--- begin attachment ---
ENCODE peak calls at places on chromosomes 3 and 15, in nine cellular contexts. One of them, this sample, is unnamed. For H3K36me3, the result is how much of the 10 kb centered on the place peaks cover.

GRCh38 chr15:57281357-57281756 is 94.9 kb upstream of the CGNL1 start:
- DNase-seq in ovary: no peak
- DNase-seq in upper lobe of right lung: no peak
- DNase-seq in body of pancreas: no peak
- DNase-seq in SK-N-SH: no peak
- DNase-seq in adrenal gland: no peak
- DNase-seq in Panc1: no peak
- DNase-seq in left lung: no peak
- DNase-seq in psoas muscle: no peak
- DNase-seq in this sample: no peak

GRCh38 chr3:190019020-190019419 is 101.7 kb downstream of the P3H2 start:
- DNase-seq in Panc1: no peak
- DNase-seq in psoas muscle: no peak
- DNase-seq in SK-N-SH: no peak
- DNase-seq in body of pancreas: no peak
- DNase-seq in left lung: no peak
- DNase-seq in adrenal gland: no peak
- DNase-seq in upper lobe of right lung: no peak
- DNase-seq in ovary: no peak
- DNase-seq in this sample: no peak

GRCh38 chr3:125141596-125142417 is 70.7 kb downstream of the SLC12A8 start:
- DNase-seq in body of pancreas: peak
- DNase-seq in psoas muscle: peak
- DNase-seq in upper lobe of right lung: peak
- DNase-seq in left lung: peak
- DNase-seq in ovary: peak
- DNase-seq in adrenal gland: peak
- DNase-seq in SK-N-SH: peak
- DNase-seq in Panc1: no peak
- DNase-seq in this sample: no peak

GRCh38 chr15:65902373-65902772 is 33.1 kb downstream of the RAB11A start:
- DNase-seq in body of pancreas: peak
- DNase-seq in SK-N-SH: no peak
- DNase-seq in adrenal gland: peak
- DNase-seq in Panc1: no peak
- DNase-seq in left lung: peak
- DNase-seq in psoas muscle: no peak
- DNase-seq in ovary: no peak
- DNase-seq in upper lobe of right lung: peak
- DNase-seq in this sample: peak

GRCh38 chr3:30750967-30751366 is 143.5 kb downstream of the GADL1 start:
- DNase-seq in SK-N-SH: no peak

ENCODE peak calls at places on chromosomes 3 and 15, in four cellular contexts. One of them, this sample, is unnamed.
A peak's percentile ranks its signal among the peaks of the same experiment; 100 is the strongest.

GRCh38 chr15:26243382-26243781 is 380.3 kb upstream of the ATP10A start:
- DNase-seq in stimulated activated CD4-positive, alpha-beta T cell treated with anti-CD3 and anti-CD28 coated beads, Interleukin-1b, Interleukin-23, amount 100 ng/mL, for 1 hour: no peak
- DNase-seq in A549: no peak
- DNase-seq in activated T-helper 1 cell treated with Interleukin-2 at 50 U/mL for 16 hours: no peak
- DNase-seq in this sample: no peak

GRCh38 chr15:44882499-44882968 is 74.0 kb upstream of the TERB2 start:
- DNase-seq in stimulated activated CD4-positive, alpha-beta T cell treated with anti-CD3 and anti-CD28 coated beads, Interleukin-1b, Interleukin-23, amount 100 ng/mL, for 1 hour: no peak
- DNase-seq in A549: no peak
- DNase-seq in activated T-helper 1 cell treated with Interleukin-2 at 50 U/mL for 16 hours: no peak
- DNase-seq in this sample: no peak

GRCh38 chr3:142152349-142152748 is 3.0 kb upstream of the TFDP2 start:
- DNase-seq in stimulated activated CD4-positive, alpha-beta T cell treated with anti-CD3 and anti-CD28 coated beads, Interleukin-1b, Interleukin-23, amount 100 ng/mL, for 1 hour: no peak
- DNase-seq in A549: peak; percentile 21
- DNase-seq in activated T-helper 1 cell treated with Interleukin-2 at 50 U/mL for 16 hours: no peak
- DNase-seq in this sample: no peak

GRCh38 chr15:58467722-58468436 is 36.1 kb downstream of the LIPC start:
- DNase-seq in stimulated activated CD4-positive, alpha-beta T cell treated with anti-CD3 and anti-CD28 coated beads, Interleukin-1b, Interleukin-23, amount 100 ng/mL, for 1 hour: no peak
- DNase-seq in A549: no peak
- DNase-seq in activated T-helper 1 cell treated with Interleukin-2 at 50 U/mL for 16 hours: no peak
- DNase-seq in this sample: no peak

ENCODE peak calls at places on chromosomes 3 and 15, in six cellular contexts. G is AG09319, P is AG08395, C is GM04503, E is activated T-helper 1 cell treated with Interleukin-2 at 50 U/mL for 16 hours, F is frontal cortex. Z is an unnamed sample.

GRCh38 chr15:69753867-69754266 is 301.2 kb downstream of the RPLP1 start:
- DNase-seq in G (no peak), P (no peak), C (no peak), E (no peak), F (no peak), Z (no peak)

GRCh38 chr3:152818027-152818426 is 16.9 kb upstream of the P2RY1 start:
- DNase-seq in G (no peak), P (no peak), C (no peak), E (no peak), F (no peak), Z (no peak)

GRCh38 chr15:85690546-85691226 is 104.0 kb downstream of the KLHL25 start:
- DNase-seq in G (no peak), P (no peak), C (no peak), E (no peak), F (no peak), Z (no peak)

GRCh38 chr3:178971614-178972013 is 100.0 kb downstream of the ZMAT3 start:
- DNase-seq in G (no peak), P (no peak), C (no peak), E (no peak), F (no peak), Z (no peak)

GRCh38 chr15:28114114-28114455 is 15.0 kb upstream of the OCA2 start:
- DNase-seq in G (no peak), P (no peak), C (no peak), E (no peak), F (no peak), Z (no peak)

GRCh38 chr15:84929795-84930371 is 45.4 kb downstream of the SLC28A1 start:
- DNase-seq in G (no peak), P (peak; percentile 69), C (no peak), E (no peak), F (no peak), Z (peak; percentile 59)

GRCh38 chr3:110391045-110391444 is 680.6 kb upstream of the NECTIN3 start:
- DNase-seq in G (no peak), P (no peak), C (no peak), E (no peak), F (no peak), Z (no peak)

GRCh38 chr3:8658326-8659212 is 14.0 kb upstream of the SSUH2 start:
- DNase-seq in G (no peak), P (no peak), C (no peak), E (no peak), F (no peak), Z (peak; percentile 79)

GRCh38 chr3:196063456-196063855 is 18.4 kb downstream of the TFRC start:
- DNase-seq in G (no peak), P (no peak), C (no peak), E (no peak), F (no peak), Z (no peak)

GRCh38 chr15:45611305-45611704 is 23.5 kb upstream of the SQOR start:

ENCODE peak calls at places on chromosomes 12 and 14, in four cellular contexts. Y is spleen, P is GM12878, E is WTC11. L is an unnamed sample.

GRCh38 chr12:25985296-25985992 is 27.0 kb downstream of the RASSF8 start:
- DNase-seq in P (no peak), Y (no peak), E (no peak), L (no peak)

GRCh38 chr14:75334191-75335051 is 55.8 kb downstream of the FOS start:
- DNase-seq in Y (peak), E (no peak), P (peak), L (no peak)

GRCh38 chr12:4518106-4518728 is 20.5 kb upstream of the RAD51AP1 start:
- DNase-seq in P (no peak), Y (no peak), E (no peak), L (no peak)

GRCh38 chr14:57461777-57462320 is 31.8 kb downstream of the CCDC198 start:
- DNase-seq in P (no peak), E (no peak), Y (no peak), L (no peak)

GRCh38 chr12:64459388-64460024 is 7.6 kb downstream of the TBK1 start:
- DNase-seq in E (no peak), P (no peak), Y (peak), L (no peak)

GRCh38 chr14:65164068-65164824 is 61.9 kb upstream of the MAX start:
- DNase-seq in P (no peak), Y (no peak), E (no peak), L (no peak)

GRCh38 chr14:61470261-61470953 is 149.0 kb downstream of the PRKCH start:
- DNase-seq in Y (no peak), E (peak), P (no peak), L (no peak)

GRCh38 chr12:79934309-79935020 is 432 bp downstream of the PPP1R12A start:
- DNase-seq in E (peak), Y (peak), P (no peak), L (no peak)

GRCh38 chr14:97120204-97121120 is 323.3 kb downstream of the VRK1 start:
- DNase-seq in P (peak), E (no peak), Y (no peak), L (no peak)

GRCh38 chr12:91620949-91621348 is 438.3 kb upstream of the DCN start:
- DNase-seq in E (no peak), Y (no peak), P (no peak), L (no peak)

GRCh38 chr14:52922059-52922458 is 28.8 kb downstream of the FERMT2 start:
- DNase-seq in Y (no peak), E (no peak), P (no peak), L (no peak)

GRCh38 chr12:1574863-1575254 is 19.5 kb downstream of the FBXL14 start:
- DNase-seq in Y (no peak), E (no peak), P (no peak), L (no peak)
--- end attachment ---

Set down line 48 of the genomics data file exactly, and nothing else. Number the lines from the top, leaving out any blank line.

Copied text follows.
- DNase-seq in A549: no peak